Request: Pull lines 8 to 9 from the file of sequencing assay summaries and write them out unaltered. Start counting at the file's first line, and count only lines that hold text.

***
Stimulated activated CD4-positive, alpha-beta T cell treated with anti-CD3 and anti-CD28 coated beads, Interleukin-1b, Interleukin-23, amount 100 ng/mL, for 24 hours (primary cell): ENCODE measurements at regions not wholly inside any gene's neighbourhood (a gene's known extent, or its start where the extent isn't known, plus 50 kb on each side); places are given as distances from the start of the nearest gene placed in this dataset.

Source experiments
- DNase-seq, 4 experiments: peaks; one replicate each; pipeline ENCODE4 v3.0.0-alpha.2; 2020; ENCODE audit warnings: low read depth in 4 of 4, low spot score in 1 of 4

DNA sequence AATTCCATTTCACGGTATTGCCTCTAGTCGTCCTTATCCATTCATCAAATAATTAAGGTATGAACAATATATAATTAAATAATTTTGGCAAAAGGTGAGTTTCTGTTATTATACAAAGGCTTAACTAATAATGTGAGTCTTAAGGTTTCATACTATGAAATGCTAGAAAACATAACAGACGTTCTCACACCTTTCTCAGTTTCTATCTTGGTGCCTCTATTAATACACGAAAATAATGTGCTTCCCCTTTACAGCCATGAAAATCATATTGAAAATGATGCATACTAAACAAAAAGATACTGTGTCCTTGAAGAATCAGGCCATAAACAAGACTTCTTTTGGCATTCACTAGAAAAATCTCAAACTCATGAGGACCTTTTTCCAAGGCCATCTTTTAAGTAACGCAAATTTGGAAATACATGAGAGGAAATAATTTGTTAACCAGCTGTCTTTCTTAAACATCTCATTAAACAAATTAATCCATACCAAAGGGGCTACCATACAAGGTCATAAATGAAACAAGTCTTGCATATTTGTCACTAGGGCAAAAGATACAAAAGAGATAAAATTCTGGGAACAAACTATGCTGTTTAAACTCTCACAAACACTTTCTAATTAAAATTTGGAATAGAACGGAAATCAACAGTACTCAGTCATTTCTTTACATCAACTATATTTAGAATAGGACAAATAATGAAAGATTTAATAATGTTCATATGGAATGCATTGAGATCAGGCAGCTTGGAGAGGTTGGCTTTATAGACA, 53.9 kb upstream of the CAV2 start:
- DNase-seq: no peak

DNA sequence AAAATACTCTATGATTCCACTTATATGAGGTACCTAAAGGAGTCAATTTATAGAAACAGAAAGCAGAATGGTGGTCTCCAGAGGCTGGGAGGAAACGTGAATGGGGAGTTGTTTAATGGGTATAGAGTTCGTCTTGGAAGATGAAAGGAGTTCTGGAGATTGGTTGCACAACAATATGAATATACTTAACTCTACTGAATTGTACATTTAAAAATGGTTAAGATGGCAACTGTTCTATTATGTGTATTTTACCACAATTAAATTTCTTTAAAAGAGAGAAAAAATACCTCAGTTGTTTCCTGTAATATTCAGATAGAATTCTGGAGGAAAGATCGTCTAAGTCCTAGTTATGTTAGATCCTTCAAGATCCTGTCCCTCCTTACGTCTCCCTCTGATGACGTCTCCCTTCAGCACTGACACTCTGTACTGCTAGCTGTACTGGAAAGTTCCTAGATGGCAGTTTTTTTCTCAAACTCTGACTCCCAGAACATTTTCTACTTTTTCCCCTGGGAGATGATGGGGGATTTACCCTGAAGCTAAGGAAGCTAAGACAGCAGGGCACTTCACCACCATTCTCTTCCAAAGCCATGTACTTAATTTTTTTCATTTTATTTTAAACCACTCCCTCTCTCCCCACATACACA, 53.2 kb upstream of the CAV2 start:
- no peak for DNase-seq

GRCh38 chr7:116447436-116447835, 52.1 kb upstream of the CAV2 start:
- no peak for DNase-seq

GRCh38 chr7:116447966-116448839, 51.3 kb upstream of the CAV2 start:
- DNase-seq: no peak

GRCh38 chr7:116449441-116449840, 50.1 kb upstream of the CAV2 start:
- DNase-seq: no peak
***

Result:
GRCh38 chr7:116447436-116447835, 52.1 kb upstream of the CAV2 start:
- no peak for DNase-seq